Lastly, I can’t ignore the buzz about the Twitterverse any longer. I have to admit that I’ve been slow to jump on the Twitter bandwagon, but after listening to several good talks I think I’ve been convinced to take the leap. I’ve been told that if I want to stay in touch with you and other (especially young) PMPs, this is something I need to do. Plus, at our fall IPM training conference I felt old when our new extension turfgrass specialist casually put up his Twitter handle at the end of his talk and welcomed people to follow him. Not to be outdone by a young whippersnapper, my “handle” is @mikemerchant. I invite you to follow me as I try to find my place in this increasingly wired world.


ESA Recognizes Dr. Nancy Hinkle for Pioneering Work with ‘Invisible’ Bugs

University of Georgia entomologist Nancy Hinkle has built a career as a well-respected veterinary entomologist, but it’s her work with “invisible” insects that gained her esteem outside academia.

This fall, the Entomological Society of America presented Hinkle with its 2014 Recognition Award in Urban Entomology for her studies of insects considered pests in the human environment — including pests that are sometimes imagined.

Hinkle has worked as a medical-veterinary entomologist in the UGA College of Agricultural and Environmental Sciences’ entomology department since 2001, primarily with insect pests that affect the poultry industry. Over her career, she also has researched various insects that affect humans — from fleas to head lice to mosquitoes.

Because of her interest in blood-sucking insects, Hinkle has become one of the nation’s leading experts on delusional parasitosis, a psychological condition in which the individual believes to be infested with insects despite the fact that there is no evidence of infestation.

“She’s kind of a focal point for professionals who work with people affected by this condition,” said Wayne Gardner, a fellow UGA professor of entomology who nominated Hinkle for the award. “She broke it down and talked about the different issues that can cause it.”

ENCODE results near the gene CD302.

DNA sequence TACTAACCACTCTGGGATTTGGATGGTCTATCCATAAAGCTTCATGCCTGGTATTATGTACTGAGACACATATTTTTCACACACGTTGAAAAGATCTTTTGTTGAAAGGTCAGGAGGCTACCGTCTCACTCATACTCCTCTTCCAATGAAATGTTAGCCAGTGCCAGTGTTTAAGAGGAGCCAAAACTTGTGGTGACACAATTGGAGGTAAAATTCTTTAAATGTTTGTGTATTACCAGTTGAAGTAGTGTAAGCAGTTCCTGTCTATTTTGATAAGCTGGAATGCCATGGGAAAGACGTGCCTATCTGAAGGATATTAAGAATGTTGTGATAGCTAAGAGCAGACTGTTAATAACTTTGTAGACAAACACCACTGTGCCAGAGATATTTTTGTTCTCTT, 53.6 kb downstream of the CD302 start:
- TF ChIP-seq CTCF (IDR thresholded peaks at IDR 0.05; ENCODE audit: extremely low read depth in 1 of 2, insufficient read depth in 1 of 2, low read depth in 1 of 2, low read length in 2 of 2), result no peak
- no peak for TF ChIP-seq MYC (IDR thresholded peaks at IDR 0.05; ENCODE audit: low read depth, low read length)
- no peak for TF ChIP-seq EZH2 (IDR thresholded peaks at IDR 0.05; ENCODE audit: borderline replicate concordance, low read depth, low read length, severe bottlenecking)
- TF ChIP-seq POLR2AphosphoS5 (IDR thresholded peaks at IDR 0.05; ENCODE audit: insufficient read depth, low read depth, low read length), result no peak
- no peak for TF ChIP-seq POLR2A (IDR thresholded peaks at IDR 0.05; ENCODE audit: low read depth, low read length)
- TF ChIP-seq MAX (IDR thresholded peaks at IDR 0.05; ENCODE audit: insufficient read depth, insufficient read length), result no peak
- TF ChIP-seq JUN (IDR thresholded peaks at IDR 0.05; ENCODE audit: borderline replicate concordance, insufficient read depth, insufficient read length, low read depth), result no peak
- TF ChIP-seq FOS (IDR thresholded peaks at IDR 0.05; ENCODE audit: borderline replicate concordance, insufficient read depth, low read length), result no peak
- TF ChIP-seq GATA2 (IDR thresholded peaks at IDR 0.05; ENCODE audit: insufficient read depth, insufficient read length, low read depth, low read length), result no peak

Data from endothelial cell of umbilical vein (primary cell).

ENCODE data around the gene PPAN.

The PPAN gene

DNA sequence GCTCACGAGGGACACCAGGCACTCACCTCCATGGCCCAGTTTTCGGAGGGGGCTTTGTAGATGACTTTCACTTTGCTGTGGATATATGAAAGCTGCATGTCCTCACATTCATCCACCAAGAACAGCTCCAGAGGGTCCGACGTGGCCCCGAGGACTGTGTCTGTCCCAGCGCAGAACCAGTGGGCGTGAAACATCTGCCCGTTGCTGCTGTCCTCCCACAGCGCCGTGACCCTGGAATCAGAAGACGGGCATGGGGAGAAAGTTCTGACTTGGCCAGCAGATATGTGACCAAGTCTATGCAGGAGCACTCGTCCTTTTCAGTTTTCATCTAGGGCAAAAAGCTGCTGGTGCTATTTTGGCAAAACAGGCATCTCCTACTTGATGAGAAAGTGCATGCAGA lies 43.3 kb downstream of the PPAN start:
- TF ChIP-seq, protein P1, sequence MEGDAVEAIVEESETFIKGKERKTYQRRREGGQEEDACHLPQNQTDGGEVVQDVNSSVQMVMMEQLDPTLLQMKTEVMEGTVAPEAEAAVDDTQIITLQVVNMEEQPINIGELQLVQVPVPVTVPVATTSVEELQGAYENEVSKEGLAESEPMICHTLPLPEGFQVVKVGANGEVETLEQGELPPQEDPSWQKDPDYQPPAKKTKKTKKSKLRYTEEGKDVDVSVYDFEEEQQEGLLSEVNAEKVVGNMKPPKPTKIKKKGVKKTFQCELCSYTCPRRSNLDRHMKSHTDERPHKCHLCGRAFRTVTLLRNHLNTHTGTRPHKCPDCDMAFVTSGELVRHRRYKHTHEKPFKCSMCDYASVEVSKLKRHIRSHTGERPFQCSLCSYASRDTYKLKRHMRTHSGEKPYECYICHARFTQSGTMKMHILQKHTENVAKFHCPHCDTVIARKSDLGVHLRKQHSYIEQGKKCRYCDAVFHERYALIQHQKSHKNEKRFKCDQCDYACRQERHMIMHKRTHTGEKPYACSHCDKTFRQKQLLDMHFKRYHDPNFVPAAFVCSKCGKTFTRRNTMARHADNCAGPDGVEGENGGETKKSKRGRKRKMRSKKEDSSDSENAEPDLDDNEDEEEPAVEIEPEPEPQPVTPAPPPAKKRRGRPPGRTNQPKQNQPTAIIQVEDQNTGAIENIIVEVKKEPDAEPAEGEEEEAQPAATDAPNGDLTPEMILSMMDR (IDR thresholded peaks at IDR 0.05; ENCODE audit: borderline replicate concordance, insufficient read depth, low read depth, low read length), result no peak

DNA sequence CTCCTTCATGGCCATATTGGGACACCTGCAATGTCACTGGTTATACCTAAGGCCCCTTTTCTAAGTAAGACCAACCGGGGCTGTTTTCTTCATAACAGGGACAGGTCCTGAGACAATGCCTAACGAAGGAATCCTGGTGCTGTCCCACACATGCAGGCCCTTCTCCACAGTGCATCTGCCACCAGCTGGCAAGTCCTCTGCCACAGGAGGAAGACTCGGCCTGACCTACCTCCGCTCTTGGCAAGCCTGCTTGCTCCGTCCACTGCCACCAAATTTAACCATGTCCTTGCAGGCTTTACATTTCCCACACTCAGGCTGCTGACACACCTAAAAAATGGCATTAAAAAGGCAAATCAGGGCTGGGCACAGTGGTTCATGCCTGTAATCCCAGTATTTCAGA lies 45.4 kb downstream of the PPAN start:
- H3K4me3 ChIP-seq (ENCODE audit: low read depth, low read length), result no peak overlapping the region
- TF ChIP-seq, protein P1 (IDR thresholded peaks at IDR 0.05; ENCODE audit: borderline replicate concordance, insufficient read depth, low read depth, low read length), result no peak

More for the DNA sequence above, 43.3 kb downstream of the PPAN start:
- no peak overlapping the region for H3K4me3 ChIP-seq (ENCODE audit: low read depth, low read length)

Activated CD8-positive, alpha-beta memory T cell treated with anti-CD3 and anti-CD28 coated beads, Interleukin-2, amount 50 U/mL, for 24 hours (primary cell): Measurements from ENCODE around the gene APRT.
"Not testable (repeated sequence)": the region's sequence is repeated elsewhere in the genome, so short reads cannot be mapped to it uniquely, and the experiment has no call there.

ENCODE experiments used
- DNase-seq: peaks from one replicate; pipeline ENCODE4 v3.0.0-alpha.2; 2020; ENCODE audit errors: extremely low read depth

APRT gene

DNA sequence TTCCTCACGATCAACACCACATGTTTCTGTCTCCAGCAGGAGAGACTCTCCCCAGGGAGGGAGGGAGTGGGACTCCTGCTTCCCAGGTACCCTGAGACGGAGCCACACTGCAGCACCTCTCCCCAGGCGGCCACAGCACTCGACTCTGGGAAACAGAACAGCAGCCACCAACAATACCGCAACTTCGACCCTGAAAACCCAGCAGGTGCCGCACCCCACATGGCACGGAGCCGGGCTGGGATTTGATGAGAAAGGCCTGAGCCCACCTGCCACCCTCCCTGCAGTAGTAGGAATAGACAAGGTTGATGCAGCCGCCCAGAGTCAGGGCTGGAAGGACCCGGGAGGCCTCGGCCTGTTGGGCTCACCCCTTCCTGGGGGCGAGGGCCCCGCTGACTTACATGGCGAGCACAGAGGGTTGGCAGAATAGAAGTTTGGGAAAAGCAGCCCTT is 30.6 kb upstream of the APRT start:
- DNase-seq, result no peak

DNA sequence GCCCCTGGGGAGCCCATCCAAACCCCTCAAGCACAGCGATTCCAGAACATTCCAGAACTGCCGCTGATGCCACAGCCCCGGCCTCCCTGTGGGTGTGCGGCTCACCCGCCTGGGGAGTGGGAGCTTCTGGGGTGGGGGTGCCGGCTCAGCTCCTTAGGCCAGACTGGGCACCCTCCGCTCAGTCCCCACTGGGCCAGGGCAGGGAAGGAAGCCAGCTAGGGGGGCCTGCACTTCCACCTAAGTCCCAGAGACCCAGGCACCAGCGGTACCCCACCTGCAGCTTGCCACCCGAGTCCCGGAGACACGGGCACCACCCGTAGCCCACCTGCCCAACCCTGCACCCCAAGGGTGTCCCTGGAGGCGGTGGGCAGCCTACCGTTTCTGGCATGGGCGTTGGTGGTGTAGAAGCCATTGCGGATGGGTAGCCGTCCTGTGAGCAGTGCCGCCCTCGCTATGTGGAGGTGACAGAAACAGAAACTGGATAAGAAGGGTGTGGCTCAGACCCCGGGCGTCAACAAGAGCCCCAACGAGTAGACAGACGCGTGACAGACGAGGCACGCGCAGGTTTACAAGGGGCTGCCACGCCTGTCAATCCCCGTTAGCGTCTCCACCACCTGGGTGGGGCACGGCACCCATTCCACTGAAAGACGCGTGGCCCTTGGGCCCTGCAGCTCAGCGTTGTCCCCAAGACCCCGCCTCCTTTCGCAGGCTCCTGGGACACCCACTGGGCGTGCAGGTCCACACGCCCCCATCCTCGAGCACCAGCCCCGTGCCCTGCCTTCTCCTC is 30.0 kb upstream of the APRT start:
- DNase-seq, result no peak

Her interest in the subject started in the 1980s when her doctoral adviser at the University of Florida — flea researcher Philip Koehler — received a sample he did not have time to identify. He handed it off to Hinkle, who spent hours trying to identify the insect only to realize later that there was nothing in the sample to identify.

With funding from the Florida Entomological Society, Hinkle found that it wasn’t uncommon for pest control operators and labs to be asked to solve imaginary pest infestations.

As an Extension entomologist, she often received — and still receives — calls from worried individuals who believe they are infested with an unknown skin parasite. This condition is sometimes found in people with no other signs of mental illness or substance abuse.

She summarized her experience with invisible bugs in the 2010 Annual Review of Entomology article “Ekbom Syndrome: The Challenge of ‘Invisible Bug’ Infestations.” In 2011, Current Psychiatry Reports included her article “Ekbom Syndrome: A Delusional Condition of ‘Bugs in the Skin’” to help mental health professionals understand the condition.

“It is always gratifying to be recognized by one’s peers,” said Hinkle, who won the society’s regional Recognition Award for Urban Entomology in spring 2014. “My advantage is working on pests everyone dislikes — fleas, ticks, lice, mites, spiders and such.”

In addition to her work with human and animal ectoparasites and delusory ectoparasites, Hinkle maps the geographic range of brown recluse spiders in Georgia and illustrates how rare the feared spiders are in the state. Currently, Hinkle is working on control methods for avian mites, pest flies and darkling beetles that carry salmonella and can transmit the bacteria among poultry flocks.

“Dr. Hinkle’s primary responsibility is working with the poultry industry and with veterinary or medical entomology (research), but in this work she encounters a number of problems that affect our urban clientele,” Gardner said. “Even though it’s not her primary responsibility, Dr. Hinkle works to address each of those problems brought to her, and she addresses them quite effectively.”

Since her interests span the worlds of veterinary, agricultural and urban pest problems, Hinkle frequently addresses pest management conferences around the country. She has made more than 300 presentations to pest control groups, including 22 state associations, the National Conference on Urban Entomology, the Purdue Pest Management Conference and the National Pest Management Association.

Hinkle received bachelor’s and master’s degrees in medical entomology from Auburn University and a doctorate from the University of Florida.

The author is an entomology specialist for Texas AgriLife Extension. Email him at mmerchant@giemedia.com.